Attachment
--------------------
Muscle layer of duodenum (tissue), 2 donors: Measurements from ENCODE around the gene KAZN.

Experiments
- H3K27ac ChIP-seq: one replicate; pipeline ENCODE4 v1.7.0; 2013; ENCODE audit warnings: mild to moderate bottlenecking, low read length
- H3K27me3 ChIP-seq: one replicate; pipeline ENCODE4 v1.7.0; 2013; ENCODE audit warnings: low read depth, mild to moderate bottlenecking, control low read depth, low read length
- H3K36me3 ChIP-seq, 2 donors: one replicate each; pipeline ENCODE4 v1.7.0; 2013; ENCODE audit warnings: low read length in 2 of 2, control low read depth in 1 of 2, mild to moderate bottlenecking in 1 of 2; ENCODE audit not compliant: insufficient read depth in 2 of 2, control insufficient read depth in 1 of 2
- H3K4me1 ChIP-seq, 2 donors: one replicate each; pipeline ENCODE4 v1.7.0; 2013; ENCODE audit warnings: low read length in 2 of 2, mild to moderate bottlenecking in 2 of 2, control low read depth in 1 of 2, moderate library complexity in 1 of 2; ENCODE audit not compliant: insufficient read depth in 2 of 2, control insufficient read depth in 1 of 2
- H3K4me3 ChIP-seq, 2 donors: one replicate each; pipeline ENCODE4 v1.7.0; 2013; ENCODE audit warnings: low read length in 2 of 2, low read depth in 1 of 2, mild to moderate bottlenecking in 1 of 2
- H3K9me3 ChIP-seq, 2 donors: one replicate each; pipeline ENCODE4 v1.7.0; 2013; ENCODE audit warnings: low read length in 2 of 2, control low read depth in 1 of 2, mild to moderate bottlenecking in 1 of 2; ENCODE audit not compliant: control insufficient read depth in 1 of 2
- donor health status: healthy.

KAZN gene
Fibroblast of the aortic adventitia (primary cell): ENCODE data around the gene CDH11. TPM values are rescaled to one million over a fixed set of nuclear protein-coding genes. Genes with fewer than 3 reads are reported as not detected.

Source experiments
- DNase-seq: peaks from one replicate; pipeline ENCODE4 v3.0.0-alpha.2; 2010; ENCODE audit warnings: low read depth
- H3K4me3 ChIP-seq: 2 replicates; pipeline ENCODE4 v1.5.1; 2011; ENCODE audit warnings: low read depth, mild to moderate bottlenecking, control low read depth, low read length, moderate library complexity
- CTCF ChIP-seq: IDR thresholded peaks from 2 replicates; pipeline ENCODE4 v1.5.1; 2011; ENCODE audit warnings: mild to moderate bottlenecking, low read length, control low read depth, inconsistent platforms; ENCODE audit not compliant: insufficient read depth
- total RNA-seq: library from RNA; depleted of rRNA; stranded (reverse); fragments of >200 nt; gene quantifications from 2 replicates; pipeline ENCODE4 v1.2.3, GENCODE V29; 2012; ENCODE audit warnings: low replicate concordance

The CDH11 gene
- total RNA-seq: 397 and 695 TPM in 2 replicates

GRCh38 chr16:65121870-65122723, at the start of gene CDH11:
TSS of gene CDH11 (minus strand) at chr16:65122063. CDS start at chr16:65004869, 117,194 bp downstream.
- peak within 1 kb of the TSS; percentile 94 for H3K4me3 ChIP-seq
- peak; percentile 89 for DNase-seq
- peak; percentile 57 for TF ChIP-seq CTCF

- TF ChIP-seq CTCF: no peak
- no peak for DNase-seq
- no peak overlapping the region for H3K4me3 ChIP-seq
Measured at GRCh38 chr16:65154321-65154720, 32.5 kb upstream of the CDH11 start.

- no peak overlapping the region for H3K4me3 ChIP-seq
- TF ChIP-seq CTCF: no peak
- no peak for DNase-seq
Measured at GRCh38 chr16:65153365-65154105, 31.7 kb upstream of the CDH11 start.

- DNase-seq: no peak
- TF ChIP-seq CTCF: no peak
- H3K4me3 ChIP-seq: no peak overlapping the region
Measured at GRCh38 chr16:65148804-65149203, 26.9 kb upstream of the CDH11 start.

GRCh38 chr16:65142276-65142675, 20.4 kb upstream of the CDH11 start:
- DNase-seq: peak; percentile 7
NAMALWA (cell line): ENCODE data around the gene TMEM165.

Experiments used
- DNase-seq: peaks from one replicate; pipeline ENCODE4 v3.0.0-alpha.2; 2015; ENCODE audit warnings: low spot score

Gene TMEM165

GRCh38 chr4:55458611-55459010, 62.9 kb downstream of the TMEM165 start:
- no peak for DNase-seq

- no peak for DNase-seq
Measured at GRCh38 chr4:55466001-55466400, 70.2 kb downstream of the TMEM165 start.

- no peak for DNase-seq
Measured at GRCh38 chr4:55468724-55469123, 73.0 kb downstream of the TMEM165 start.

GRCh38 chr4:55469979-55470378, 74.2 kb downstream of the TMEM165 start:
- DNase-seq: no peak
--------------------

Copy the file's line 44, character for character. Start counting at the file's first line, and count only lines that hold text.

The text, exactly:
- no peak for DNase-seq